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Méret Oppenheim

Born 1913, Germany. Died 1985.
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Méret Oppenheim Biography

T he creator of what is widely considered the definitive Surrealist sculpture – Object (Le Déjeuner en fourrure), a tea set covered in gazelle fur – Méret Oppenheim was one of the few women in the Surrealist milieu who broke out of the passive role of model and muse to take her place alongside the movement's most daring inventors.

Méret (or Meret) Elisabeth Oppenheim, presciently named after an enfant sauvage in a Gottfried Keller novel, was born on 6 October 1913 in Berlin. At the outbreak of the Great War, in which her German-Jewish father was conscripted, she went to live with her maternal grandparents in Switzerland, where she was exposed to avant-garde art and philosophy. At eighteen, she moved to Paris; there, she studied painting at the Académie de la Grande Chaumière and befriended Hans Arp and Alberto Giacometti, who invited her to participate in the groundbreaking Surrealist exhibition at the 1933 Salon des Surindépendants. In 1936, Oppenheim held her first solo show in Basel, the same year she created her famous Object, which was purchased for fifty dollars by the Museum of Modern Art in New York – the museum's very first Surrealist acquisition – and included in its landmark exhibition entitled “Fantastic Art,” which also introduced intrigued new audiences to Hans Bellmer, Federico Castellon and Salvador Dalí. In 1956, Oppenheim designed the costumes for Picasso's play Le Désir attrapé par la queue and in 1959 she staged two different iterations of Spring Banquet (Le Festin), in which food was served on the body of a naked woman. In 1972, stung by the fact that she was still mainly recognized for her Object of three decades before, Oppenheim lampooned both herself and the art world establishment with a series of kitschy souvenir reproductions. She continued to work and exhibit until her death in on 15 November 1985 in Basel.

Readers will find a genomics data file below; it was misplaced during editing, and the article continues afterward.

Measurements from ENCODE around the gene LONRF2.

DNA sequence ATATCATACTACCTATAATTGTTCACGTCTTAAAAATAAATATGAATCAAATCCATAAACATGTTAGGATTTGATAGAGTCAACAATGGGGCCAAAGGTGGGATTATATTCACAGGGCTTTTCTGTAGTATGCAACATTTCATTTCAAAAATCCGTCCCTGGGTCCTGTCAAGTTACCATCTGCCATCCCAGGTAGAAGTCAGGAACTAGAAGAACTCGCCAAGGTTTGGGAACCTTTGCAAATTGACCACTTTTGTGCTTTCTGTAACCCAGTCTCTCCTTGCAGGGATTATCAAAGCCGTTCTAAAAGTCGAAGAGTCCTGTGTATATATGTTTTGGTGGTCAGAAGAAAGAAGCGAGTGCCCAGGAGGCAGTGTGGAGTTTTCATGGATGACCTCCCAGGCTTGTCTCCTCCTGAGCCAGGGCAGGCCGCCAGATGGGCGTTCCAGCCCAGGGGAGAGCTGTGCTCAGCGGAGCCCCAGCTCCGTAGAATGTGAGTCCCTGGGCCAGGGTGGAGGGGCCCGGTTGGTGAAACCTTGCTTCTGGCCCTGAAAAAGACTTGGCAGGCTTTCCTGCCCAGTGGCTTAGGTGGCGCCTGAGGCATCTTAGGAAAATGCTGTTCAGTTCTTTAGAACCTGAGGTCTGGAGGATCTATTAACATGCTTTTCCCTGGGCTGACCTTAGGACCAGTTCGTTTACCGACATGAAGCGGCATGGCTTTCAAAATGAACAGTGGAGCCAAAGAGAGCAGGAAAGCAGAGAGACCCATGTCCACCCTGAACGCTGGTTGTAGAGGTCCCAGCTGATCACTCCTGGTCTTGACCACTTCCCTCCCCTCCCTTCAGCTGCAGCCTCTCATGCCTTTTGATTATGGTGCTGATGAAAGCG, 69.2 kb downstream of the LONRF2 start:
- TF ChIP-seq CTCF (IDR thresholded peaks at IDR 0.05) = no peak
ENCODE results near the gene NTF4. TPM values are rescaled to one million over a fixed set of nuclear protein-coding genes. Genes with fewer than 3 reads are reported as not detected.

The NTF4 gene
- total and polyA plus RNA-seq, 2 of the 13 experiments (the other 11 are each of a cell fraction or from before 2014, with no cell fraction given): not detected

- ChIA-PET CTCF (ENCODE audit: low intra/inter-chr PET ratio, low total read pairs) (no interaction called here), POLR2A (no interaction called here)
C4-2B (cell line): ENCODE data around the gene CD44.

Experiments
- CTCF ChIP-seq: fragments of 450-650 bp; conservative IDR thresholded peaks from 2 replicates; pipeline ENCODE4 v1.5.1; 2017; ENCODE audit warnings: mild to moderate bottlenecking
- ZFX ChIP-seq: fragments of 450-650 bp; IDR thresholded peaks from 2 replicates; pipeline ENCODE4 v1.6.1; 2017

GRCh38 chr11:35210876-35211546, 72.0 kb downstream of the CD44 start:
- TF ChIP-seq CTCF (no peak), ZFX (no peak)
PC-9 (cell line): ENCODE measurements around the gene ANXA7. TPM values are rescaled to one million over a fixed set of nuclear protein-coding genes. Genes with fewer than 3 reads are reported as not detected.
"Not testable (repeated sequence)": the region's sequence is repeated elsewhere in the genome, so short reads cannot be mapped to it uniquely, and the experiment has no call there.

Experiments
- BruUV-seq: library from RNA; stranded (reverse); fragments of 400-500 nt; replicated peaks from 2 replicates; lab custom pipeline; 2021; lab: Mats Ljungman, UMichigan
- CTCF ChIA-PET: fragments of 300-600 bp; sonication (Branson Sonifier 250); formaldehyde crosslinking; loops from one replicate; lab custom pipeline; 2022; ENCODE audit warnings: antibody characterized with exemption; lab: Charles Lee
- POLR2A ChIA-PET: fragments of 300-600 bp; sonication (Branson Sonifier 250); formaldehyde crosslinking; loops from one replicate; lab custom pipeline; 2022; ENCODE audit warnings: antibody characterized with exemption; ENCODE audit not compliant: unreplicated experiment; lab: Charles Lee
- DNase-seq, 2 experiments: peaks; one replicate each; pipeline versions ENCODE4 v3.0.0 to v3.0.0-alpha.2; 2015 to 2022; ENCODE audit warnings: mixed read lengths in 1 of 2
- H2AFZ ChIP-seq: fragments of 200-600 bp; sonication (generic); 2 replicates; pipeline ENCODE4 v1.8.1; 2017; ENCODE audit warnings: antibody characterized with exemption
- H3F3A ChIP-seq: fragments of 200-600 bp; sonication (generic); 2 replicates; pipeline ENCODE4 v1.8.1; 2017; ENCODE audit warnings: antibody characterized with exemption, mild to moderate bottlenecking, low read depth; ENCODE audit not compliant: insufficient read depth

Oppenheim's archive and many artworks have been accessioned into public institutions in Bern, including the Museum of Fine Arts and the National Library. Her work can also be seen at the Moderna Museet in Stockholm, the San Francisco Museum of Modern Art and the Harvard Art Museums in Cambridge.

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